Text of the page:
Lady Gaga had to cancel some shows because she has Synovitis. Can you get that from wearing raw meat? Just checkin’. Actually, I know a little something about this. Synovitis, I mean. Not the wearing meat part; I much prefer to eat mine.
Go back to me at 18. Yes, I know it was a long time ago. But there are some things you do not forget, like my first days in the emergency room at the ancient and venerated Massachusetts General Hospital. It had been open since 1811. I read the log; the first patient was a French sailor — ships could dock at the front door, then — with what was politely referred to as a “social disease.” It was a work-study job assigned to me as an undergraduate, allegedly pre-med, at the sprawling Boston University. They laughed when I said I was going to be a doctor. I took people’s wallets from their pockets, looking for identification and insurance cards and I was good at that nefarious profession. I loved the moments when it was quiet up front and I could sneak back to an operating or treatment room, stealing a generally useless tidbit of medical knowledge. Such tidbits seemed so precious then. I remember sneaking back to the cast room when a handsome, muscled, orthopedic surgeon was casting a leg. He was laughing at me, like everyone else. He told me to ask him questions. The lady with fake blond hair, whom he was casting, was laughing, too. “Go ahead, honey. Ask him questions.” I asked him, I guess she hurt her knee. “How do you know how high up and how low down to build the cast?” Above and below the injury. Knees were kind of a mess, but you always worried about the articulations above and below. The orthopedist was not particularly articulate. I started thinking that any idiot could be one, and medical school should not be that hard to get into. I thanked him and turned to leave when he hit me with something I have never forgotten. “Casts are easy. Broken bones are easy. The tough stuff is soft tissue. Nobody knows a damned thing about soft tissue injuries. They act like they do, but they don’t.” I repeated my thanks, and felt bad that I had to slip back to the front desk and the business of who people were and who paid for all this. Read more on Lady Gaga’s Synovitis…
I don’t think I know anyone who can say they’ve never had a headache. And some have them often enough that they’re given about as much attention as a hiccup or a sneeze. But sometimes, a headache can be more than a headache.
I was in Minneapolis doing a rotation in neurology through a university headache clinic. A lot of people were referred through primary care physicians and some even from other neurologists. They were strange headaches to them, but headaches that were frequently seen by these university neurologists in Minneapolis.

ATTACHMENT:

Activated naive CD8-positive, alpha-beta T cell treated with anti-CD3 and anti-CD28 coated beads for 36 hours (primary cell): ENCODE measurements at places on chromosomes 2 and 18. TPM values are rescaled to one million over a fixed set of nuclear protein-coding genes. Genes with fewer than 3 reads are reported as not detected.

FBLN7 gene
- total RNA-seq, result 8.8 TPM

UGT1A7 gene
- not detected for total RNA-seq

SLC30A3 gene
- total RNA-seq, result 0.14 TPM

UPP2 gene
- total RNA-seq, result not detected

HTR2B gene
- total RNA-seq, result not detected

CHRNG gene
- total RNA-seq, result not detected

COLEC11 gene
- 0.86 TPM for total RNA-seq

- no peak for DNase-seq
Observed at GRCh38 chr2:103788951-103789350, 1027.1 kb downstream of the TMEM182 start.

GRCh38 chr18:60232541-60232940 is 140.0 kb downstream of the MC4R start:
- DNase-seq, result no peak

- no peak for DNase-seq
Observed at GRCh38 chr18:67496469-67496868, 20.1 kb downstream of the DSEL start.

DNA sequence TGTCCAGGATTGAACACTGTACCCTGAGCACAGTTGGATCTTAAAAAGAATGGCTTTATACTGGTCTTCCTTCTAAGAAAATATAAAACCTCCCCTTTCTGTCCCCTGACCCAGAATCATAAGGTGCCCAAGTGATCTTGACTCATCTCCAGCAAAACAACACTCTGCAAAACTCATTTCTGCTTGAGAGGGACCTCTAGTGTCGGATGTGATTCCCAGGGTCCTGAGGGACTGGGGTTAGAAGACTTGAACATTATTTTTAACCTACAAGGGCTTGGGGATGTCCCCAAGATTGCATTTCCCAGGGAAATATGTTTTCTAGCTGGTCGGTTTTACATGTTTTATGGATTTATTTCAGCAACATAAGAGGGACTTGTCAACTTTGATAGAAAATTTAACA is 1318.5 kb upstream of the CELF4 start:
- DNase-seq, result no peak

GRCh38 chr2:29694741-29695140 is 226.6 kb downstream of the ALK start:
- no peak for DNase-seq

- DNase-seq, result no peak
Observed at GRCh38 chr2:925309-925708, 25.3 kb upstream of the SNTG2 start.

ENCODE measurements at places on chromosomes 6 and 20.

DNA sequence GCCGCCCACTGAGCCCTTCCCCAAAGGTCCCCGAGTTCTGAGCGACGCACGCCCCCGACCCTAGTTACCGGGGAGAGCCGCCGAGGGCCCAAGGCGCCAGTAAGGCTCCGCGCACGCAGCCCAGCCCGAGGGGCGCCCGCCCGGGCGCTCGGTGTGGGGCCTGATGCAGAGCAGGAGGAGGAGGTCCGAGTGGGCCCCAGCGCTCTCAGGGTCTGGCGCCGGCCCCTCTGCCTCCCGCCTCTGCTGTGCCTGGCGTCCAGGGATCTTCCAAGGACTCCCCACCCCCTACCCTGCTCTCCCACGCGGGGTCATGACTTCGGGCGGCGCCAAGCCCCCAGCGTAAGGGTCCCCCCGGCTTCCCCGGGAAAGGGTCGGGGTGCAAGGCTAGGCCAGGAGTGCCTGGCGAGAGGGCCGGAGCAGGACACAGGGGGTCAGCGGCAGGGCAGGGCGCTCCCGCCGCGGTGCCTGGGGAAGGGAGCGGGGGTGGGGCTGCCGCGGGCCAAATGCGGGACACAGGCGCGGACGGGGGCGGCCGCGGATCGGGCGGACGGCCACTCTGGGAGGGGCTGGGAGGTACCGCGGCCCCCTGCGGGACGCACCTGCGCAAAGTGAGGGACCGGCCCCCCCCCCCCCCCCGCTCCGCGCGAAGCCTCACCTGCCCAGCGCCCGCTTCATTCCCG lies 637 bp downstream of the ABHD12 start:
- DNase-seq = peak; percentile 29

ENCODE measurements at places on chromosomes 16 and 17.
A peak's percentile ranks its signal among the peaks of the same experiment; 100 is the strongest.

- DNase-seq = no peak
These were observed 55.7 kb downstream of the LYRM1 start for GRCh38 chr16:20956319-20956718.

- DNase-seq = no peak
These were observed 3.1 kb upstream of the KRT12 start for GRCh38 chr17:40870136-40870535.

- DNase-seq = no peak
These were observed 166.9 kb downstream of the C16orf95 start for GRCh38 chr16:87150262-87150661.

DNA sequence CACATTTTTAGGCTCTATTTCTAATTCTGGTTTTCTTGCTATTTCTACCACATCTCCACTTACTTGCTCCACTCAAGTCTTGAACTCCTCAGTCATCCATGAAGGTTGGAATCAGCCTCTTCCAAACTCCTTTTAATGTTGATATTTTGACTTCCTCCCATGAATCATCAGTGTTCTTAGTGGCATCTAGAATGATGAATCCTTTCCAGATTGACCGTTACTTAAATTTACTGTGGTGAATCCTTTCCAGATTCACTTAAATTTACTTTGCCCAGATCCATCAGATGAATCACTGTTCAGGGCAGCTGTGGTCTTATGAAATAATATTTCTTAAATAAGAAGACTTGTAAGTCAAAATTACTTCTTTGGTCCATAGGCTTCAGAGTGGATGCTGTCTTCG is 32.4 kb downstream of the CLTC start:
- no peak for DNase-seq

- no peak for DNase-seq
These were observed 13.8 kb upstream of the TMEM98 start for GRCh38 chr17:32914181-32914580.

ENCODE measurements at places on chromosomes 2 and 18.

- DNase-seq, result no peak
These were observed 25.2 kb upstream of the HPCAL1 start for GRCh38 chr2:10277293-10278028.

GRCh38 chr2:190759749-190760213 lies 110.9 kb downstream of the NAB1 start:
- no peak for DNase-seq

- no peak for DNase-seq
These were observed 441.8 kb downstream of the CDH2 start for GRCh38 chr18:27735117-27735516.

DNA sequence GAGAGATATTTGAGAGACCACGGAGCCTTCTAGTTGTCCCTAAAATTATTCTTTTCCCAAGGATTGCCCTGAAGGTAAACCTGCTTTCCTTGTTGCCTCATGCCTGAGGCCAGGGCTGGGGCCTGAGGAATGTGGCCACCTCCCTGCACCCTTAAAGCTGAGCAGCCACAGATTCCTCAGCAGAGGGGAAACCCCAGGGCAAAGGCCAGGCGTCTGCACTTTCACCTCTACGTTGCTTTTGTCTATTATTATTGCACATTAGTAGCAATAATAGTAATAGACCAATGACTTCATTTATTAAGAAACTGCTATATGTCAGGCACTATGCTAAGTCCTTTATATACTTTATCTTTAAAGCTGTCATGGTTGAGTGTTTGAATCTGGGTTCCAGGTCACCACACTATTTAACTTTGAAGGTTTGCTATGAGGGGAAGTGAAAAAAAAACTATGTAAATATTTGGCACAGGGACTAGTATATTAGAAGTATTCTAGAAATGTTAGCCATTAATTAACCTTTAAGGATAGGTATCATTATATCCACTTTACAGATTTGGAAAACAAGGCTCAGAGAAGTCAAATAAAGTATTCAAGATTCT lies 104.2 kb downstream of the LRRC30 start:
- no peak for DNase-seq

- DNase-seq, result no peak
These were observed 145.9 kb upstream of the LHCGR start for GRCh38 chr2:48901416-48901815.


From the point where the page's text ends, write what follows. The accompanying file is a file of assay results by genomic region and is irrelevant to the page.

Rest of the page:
I remember seeing a professional football player who had cluster headaches with such intense pain that it brought him to tears. There were many middle aged and older people, but there’s one girl I remember in particular. She was 23 years old and was given to me to see with no pre-screening. Read more on Headache or Tumor…
I was a 2nd year resident in neurological surgery when there was news that a single neuron could link with a single computer wire and messages could travel from the one to the other. Nobody in my doctors’ lounge seemed to care.
He told me about an idea which long before that had been both funded and forgotten. The idea had been one of a prosthetic frontal lobe. Frontal lobe of the brain, among other things, tells people what is “appropriate” socially. The one example I will never forget is the physician who (inappropriately) peed in his pants on rounds, and ended up having a frontal lobe tumor. So the idea was that somebody who had a hunk of frontal lobe excised to get rid of the tumor, or presumably some other kind of illness, could have a teency-tiny computer to hold in their hand that would do some frontal lobe kinds of things that they no longer could.
The attempt to develop this happened on the east coast, presumably sometime after Noah’s flood, and the funding dried up just like that great flood did.
Of course, another possibility is that men do not much care where and when they pee. I doubt this, since I had a patient in Oklahoma who had purchased a fair amount of real estate in his life and thought it necessary and appropriate to “mark” it in the same way a dog marks his territory. Yes, it involved peeing in public, but the fellow had no known frontal lobe pathology at the time.
Ah, those Oklahoma men. Read more on Maybe Those People Who Annoy Can Get A Prosthetic Brain…